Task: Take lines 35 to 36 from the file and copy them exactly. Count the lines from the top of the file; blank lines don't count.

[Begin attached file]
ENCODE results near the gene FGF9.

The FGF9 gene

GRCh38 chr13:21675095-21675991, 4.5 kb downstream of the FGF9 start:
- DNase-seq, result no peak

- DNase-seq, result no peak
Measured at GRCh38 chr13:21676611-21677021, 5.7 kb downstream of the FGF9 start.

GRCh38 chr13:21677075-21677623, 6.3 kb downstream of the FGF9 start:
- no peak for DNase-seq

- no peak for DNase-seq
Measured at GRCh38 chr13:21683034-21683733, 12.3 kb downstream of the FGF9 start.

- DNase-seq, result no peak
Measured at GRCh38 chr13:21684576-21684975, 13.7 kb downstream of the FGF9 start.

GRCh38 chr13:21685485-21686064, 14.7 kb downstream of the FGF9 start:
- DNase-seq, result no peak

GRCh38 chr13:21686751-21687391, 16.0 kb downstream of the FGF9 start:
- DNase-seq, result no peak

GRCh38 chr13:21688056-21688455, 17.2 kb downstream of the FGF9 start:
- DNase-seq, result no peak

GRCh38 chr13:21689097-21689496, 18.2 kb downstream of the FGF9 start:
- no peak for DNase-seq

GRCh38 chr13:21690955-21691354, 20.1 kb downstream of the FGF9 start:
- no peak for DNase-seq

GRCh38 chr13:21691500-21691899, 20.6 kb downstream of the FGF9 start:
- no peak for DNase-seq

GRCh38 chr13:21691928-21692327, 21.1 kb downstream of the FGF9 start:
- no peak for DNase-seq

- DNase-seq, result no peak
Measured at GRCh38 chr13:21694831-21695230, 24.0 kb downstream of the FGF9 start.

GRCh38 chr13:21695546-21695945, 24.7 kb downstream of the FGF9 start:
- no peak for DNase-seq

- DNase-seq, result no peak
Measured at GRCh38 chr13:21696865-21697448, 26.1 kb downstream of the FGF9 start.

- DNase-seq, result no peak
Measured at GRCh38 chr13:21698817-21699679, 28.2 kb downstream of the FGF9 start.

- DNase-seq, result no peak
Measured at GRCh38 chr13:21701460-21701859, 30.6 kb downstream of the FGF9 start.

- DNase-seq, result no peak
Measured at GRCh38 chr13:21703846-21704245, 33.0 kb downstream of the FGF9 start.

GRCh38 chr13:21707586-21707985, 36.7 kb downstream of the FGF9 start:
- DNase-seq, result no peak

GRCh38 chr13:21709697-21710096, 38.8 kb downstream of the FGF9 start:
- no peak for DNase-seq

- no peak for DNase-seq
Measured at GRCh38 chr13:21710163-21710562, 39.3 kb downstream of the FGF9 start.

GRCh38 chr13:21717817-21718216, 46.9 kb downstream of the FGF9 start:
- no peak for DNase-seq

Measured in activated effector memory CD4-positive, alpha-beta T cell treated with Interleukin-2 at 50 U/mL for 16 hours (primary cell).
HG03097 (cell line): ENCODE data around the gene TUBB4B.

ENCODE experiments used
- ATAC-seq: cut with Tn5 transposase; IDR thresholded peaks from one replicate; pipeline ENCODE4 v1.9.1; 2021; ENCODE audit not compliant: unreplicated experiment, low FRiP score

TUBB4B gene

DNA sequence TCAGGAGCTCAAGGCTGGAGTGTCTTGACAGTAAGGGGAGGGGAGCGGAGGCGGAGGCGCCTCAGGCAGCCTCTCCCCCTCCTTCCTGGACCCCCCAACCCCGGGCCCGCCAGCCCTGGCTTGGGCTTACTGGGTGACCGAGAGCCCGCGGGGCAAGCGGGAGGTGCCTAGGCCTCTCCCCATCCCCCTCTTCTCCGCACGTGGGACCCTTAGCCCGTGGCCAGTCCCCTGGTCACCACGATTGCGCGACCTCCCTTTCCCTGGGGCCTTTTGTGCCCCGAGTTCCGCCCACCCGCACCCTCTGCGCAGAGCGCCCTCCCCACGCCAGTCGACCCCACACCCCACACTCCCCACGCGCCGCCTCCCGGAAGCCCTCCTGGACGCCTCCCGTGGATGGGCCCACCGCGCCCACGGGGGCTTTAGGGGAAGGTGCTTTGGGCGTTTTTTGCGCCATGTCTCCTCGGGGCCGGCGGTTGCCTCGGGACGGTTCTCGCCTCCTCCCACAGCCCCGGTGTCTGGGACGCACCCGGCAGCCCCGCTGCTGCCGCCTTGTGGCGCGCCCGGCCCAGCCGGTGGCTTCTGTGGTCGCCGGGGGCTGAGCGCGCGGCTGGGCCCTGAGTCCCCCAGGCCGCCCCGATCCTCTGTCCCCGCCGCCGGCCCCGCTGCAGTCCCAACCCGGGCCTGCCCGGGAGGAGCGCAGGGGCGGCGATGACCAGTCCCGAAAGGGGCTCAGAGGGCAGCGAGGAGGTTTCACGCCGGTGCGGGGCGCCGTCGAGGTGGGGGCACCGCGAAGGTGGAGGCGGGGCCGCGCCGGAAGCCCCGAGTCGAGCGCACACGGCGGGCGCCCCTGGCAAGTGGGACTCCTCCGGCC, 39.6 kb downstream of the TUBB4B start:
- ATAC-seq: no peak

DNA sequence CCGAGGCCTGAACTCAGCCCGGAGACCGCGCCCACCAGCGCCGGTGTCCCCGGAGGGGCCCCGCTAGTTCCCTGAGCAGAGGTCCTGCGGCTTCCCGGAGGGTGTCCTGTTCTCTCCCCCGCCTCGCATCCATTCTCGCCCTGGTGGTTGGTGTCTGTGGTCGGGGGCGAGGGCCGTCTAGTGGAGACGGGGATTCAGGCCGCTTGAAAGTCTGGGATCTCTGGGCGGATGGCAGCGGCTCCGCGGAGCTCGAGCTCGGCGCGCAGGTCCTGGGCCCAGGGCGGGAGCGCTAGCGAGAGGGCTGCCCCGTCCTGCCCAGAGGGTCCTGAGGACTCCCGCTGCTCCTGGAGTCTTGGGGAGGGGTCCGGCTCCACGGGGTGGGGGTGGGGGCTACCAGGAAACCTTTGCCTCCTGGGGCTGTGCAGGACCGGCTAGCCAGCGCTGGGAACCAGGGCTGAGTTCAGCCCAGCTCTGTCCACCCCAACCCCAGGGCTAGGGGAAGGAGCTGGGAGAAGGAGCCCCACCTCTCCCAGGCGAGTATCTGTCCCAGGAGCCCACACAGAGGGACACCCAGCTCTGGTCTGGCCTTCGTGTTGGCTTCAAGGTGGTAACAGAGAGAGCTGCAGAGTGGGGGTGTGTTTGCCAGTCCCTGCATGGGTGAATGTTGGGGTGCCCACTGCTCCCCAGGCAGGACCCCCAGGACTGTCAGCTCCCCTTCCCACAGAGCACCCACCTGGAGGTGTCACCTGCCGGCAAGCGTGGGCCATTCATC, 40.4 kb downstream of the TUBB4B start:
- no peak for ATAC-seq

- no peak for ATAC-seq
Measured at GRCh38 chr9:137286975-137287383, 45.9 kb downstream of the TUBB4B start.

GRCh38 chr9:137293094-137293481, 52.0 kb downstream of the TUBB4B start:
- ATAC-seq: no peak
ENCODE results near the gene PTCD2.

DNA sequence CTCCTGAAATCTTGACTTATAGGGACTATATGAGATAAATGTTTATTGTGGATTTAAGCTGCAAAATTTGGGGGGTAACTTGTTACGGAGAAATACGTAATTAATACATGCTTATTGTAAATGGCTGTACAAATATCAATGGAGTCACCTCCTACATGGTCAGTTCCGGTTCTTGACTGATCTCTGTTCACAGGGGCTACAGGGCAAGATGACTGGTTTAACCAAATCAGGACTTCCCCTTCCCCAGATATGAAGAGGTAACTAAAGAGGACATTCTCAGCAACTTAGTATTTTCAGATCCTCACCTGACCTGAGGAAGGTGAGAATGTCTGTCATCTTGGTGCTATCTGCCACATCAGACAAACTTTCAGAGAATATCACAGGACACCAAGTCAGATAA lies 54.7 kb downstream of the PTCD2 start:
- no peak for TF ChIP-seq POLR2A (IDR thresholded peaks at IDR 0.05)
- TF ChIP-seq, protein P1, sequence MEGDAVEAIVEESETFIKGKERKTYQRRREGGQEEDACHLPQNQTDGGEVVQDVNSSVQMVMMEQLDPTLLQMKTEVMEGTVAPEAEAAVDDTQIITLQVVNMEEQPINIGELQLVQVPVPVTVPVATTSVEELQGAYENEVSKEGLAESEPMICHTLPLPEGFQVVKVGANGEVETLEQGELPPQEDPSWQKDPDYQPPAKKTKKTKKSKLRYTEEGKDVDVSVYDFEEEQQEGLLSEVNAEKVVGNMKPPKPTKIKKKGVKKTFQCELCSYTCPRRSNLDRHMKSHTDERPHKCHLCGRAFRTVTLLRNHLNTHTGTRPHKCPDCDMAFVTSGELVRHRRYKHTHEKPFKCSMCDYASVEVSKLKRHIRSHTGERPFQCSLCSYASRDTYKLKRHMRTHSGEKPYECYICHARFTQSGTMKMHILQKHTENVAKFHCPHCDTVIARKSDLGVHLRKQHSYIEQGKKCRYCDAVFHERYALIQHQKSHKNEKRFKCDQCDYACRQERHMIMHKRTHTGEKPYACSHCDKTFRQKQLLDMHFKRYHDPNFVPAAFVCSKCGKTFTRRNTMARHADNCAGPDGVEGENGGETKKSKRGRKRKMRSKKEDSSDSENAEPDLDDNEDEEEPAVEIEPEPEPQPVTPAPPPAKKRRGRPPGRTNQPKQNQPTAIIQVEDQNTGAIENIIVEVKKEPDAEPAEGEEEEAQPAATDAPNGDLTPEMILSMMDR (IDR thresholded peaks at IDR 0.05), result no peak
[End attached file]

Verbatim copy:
- DNase-seq, result no peak
Measured at GRCh38 chr13:21701460-21701859, 30.6 kb downstream of the FGF9 start.